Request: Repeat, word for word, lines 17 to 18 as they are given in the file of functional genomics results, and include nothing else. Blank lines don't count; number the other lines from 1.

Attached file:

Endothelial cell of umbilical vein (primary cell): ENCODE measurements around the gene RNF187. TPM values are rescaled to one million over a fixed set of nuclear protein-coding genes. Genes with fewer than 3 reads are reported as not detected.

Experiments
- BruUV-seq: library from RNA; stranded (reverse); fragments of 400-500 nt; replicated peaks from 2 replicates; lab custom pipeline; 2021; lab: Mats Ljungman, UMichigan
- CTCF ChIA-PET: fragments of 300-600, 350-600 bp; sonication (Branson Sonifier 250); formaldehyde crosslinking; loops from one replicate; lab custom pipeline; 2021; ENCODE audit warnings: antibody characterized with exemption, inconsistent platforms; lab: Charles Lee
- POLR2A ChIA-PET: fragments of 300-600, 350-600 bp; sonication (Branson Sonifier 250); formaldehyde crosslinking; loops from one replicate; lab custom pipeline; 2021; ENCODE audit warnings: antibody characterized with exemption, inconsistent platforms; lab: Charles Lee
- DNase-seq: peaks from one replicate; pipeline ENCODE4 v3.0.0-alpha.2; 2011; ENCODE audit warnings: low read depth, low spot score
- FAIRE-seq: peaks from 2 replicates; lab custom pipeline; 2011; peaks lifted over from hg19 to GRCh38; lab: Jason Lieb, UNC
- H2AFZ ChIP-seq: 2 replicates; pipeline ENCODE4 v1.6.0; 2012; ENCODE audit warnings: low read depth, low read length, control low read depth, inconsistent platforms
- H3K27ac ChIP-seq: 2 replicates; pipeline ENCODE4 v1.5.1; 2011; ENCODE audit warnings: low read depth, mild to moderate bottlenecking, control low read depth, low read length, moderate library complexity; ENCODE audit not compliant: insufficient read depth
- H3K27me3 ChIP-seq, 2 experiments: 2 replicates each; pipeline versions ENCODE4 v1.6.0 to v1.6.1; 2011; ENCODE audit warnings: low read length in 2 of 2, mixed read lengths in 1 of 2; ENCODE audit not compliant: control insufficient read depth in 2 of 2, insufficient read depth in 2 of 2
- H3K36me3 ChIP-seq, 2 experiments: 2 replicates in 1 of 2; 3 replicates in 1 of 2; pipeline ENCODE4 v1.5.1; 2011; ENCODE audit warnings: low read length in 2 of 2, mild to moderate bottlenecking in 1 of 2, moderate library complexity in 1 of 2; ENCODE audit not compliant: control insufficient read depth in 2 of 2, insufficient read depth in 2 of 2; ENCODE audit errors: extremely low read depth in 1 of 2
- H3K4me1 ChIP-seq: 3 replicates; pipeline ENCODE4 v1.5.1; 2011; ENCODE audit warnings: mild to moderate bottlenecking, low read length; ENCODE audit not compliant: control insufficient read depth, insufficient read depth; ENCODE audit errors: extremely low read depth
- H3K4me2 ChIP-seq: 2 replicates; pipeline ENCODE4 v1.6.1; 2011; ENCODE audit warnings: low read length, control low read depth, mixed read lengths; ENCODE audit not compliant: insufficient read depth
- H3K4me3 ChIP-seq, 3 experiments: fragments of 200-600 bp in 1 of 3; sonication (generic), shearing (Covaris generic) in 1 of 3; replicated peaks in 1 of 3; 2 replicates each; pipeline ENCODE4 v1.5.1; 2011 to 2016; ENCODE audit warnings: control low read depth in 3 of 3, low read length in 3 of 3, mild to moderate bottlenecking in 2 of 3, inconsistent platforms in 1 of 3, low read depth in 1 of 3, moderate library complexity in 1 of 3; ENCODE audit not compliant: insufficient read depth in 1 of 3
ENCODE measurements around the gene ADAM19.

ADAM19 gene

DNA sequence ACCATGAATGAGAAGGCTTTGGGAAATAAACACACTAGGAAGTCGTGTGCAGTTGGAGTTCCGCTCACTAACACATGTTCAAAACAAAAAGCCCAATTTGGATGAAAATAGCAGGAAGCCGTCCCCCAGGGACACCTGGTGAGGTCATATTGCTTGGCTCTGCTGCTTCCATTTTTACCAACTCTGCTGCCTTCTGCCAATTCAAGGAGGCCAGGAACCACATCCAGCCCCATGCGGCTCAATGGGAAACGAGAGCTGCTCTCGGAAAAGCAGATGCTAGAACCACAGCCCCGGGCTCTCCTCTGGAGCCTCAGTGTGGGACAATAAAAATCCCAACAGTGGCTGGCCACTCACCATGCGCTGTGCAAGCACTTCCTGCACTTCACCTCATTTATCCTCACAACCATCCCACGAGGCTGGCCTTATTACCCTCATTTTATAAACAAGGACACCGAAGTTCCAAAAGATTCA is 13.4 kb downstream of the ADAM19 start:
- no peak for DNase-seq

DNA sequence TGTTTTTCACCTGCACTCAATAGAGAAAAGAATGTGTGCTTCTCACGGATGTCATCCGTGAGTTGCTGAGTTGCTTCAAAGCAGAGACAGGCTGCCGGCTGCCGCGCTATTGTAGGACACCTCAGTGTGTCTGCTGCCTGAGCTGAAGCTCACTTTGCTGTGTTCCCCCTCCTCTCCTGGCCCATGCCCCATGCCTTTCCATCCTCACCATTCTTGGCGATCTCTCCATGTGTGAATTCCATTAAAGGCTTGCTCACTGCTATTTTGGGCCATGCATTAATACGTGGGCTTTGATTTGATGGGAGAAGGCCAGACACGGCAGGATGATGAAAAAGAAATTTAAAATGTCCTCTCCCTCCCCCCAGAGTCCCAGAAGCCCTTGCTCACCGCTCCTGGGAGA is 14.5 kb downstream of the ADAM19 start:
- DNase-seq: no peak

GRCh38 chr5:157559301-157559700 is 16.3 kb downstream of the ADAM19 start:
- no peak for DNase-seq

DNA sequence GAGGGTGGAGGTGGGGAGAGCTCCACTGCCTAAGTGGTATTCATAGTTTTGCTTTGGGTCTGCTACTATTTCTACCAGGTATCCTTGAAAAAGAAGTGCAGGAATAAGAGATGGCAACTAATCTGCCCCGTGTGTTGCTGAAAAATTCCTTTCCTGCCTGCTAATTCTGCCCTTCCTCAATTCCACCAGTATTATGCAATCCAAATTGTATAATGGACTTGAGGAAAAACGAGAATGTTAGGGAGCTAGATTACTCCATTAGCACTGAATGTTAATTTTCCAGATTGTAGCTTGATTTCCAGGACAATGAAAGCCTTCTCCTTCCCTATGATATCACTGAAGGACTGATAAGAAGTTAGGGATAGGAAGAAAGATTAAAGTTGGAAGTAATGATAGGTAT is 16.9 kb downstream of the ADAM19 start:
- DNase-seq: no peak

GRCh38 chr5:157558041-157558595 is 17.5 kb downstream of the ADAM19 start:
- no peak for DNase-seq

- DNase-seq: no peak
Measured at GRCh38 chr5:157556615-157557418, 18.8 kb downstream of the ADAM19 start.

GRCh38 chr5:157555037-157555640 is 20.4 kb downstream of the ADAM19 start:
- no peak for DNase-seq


DNA sequence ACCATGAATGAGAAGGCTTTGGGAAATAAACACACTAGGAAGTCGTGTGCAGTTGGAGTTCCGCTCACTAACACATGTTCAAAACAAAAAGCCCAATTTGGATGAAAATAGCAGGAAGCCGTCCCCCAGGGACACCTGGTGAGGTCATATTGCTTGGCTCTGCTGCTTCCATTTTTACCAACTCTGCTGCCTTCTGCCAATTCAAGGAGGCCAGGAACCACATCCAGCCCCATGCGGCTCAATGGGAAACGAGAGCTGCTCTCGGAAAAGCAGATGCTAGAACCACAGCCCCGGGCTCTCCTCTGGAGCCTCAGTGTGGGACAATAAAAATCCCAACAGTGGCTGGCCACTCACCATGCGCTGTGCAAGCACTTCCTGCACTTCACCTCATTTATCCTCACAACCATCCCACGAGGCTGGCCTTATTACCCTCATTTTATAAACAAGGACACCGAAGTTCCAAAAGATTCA is 13.4 kb downstream of the ADAM19 start:
- no peak for DNase-seq